The RODEO collaborator group: Susan van Dieren, PhD, Epidemiologist, Trauma Unit, Department of Surgery, Amsterdam UMC, University of Amsterdam, Amsterdam; Frank W. Bloemers, MD, PhD, Trauma Surgeon, Department of Trauma Surgery, Amsterdam UMC, Amsterdam; Bart A. van Dijkman, MD, Trauma and General Surgeon, Department of Trauma Surgery, Spaarne Gasthuis, Haarlem; Elvira R. Flikweert, MD, Trauma and General Surgeon, Department of Trauma Surgery, Deventer Ziekenhuis, Deventer; Frank Garssen, MD, Trauma and General Surgeon, Department of Trauma Surgery, Ziekenhuis Amstelland, Amstelveen; Daniel Haverkamp, MD, Orthopaedic Surgeon, Department of Orthopaedic Surgery, Slotervaartziekenhuis, Amsterdam; Jochem Hoogendoorn, MD, PhD, Trauma and General Surgeon, Department of Trauma Surgery, MC Haaglanden, the Hague; Pieter Joosse, MD PhD, Trauma Surgeon, Department of Trauma Surgery, Noordwest Ziekenhuisgroep, Alkmaar; Ewan D. Ritchie, MD, Trauma Surgeon, Department of Trauma Surgery, Alrijne Ziekenhuis, Leiderdorp; Gert R. Roukema, MD, Trauma and General Surgeon, and Niels W L Schep, MD PhD, Trauma and General Surgeon, Department of Trauma Surgery, Maasstad Ziekenhuis, Rotterdam; Nico L Sosef, MD PhD, Trauma and General Surgeon, Jefrey Vermeulen, MD PhD, Trauma and General Surgeon, Steven van der Werff, MD, Resident not in training, Department of Trauma Surgery, Spaarne Gasthuis, Hoofddorp; Bas Twigt, MD PhD, Trauma Surgeon, Department of Trauma Surgery, BovenIJ ziekenhuis, Amsterdam; Alexander H. van der Veen, MD PhD, Trauma Surgeon, Department of Trauma Surgery, Catharina Ziekenhuis, Eindhoven; Jasper Winkelhagen, MD, Trauma Surgeon, Department of Trauma Surgery, Westfries Gasthuis, Hoorn; Babette C. van der Zwaard, PhD Research Scientist, Research and education, Jeroen Bosch Ziekenhuis, 's-Hertogenbosch, the Netherlands.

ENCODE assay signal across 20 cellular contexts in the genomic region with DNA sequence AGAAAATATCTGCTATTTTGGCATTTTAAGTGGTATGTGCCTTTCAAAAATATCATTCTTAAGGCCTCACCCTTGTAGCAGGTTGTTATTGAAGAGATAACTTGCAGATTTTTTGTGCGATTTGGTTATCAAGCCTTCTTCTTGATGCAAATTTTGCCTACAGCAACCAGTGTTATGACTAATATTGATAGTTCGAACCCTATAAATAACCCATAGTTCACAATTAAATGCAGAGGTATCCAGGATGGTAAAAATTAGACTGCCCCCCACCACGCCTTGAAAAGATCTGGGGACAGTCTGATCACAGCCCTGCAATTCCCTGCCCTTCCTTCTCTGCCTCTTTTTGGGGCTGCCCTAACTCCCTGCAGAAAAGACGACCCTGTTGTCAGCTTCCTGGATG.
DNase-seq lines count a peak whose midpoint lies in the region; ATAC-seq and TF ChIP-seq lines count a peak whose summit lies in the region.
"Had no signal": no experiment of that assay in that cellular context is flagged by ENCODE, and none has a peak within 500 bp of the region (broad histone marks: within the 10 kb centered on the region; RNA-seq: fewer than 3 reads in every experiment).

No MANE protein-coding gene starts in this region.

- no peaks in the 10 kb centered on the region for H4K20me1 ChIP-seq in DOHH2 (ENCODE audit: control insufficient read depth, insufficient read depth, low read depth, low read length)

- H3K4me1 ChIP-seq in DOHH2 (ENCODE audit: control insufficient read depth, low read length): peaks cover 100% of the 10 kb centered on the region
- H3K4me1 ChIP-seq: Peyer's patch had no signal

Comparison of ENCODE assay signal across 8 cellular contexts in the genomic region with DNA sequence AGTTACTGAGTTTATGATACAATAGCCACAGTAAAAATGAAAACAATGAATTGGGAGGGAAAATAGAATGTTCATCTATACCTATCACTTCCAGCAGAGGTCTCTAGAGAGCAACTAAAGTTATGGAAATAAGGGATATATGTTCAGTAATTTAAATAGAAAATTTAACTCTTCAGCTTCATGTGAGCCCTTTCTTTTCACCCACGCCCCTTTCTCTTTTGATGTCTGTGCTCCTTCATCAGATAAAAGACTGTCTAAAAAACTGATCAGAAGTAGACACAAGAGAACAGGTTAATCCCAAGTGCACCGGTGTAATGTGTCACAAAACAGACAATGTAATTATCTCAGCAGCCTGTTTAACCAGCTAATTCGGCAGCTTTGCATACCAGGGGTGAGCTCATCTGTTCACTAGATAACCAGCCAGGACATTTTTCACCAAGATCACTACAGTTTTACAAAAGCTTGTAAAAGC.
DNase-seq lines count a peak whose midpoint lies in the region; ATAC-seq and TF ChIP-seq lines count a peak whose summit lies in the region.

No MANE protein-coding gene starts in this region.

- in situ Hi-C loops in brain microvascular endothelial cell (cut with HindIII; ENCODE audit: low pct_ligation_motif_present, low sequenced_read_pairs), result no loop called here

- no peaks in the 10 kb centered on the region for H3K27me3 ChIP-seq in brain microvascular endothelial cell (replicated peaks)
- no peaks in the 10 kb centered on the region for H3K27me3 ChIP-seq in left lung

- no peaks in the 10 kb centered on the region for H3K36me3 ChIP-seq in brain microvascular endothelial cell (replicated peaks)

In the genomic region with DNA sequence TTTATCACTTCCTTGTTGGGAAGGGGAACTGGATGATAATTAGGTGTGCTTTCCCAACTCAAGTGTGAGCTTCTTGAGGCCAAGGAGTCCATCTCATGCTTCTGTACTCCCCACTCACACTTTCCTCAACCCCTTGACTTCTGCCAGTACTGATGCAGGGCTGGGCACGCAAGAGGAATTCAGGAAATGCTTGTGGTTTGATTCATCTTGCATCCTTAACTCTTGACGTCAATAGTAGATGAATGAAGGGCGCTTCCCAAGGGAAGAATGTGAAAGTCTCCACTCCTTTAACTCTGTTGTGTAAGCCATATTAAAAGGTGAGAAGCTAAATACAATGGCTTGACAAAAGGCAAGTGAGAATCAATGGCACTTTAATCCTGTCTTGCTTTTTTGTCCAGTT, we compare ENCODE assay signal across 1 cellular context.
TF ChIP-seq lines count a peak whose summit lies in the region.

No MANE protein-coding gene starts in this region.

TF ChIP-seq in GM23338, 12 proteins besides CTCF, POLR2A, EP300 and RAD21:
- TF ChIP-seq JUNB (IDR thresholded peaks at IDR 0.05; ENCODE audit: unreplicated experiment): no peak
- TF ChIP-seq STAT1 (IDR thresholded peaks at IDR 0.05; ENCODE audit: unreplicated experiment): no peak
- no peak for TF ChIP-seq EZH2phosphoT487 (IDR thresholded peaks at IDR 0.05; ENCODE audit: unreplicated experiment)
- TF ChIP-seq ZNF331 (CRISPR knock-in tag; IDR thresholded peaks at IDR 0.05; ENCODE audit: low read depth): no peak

Ethical review statement
This trial (NL58539.018.16) was approved on the 6th of September, 2016 by the Medical Ethical Review Committee (METC) of the Academic Medical Centre, with local reference number "2016_197".
Open access statement
This is an open-access article distributed under the terms of the Creative Commons Attribution Non-Commercial No Derivatives (CC BY-NC-ND 4.0) licence, which permits the copying and redistribution of the work only, and provided the original author and source are credited. See https://creativecommons.org/licenses/by-nc-nd/4.0/
Trial registration number
The study was registered at ClinicalTrials.gov (NCT02896998).
Baseline criteria of included patients versus those who were lost to follow-up, and the predictors of functional outcome with their confidence intervals and statistical significance.
This article was primary edited by M. Hossain.